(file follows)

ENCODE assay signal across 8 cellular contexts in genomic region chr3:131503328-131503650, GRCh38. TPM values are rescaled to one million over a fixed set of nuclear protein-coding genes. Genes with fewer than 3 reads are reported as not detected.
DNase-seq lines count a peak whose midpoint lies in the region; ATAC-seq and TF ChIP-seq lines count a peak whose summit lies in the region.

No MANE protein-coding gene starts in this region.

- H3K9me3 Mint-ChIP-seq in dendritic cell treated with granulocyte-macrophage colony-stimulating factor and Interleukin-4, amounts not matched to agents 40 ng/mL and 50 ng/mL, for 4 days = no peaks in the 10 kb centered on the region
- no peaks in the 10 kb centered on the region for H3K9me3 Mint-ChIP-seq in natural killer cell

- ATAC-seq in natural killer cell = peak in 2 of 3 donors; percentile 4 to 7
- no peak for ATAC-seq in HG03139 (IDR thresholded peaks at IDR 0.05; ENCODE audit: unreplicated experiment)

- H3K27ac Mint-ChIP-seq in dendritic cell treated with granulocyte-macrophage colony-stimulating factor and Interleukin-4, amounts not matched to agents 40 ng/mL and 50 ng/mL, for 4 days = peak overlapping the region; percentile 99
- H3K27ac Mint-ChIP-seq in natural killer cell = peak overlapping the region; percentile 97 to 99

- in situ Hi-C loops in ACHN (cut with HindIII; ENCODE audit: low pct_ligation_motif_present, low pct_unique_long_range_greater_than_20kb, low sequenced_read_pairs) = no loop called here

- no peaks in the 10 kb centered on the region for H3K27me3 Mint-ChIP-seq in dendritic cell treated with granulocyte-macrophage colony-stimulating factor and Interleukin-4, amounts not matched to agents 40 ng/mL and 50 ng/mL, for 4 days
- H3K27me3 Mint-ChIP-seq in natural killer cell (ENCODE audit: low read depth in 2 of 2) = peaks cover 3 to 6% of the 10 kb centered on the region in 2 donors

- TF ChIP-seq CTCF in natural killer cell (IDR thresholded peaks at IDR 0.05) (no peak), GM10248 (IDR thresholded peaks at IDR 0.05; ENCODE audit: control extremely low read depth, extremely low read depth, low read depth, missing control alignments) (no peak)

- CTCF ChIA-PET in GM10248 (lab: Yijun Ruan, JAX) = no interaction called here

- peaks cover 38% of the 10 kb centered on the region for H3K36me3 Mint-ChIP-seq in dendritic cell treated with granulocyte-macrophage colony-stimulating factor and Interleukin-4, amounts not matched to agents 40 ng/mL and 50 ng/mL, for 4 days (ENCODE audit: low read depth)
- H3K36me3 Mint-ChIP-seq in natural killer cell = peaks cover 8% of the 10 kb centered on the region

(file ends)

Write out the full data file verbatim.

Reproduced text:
ENCODE assay signal across 8 cellular contexts in genomic region chr3:131503328-131503650, GRCh38. TPM values are rescaled to one million over a fixed set of nuclear protein-coding genes. Genes with fewer than 3 reads are reported as not detected.
DNase-seq lines count a peak whose midpoint lies in the region; ATAC-seq and TF ChIP-seq lines count a peak whose summit lies in the region.

No MANE protein-coding gene starts in this region.

- H3K9me3 Mint-ChIP-seq in dendritic cell treated with granulocyte-macrophage colony-stimulating factor and Interleukin-4, amounts not matched to agents 40 ng/mL and 50 ng/mL, for 4 days = no peaks in the 10 kb centered on the region
- no peaks in the 10 kb centered on the region for H3K9me3 Mint-ChIP-seq in natural killer cell

- ATAC-seq in natural killer cell = peak in 2 of 3 donors; percentile 4 to 7
- no peak for ATAC-seq in HG03139 (IDR thresholded peaks at IDR 0.05; ENCODE audit: unreplicated experiment)

- H3K27ac Mint-ChIP-seq in dendritic cell treated with granulocyte-macrophage colony-stimulating factor and Interleukin-4, amounts not matched to agents 40 ng/mL and 50 ng/mL, for 4 days = peak overlapping the region; percentile 99
- H3K27ac Mint-ChIP-seq in natural killer cell = peak overlapping the region; percentile 97 to 99

- in situ Hi-C loops in ACHN (cut with HindIII; ENCODE audit: low pct_ligation_motif_present, low pct_unique_long_range_greater_than_20kb, low sequenced_read_pairs) = no loop called here

- no peaks in the 10 kb centered on the region for H3K27me3 Mint-ChIP-seq in dendritic cell treated with granulocyte-macrophage colony-stimulating factor and Interleukin-4, amounts not matched to agents 40 ng/mL and 50 ng/mL, for 4 days
- H3K27me3 Mint-ChIP-seq in natural killer cell (ENCODE audit: low read depth in 2 of 2) = peaks cover 3 to 6% of the 10 kb centered on the region in 2 donors

- TF ChIP-seq CTCF in natural killer cell (IDR thresholded peaks at IDR 0.05) (no peak), GM10248 (IDR thresholded peaks at IDR 0.05; ENCODE audit: control extremely low read depth, extremely low read depth, low read depth, missing control alignments) (no peak)

- CTCF ChIA-PET in GM10248 (lab: Yijun Ruan, JAX) = no interaction called here

- peaks cover 38% of the 10 kb centered on the region for H3K36me3 Mint-ChIP-seq in dendritic cell treated with granulocyte-macrophage colony-stimulating factor and Interleukin-4, amounts not matched to agents 40 ng/mL and 50 ng/mL, for 4 days (ENCODE audit: low read depth)
- H3K36me3 Mint-ChIP-seq in natural killer cell = peaks cover 8% of the 10 kb centered on the region